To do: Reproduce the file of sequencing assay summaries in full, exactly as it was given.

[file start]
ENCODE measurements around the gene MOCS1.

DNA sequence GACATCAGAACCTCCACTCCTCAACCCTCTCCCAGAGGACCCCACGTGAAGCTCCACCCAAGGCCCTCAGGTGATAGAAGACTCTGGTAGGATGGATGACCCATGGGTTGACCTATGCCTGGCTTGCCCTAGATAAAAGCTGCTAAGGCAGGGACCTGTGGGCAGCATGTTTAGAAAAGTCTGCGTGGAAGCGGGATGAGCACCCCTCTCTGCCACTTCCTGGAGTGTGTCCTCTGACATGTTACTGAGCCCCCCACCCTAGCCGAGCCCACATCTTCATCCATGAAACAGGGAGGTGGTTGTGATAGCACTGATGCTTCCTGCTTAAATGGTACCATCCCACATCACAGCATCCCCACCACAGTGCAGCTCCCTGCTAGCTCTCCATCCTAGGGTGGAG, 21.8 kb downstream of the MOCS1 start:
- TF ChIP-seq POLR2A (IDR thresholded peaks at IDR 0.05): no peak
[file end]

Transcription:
ENCODE measurements around the gene MOCS1.

DNA sequence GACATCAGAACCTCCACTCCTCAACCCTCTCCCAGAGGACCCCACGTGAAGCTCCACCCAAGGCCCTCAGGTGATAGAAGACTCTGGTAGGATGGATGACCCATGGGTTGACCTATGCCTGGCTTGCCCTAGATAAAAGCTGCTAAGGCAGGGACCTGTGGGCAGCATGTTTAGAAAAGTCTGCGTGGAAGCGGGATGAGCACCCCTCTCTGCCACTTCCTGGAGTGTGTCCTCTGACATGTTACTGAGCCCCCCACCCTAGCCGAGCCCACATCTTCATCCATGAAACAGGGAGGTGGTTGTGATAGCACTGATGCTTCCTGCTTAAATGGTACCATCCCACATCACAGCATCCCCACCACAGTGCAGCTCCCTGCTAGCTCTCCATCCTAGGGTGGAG, 21.8 kb downstream of the MOCS1 start:
- TF ChIP-seq POLR2A (IDR thresholded peaks at IDR 0.05): no peak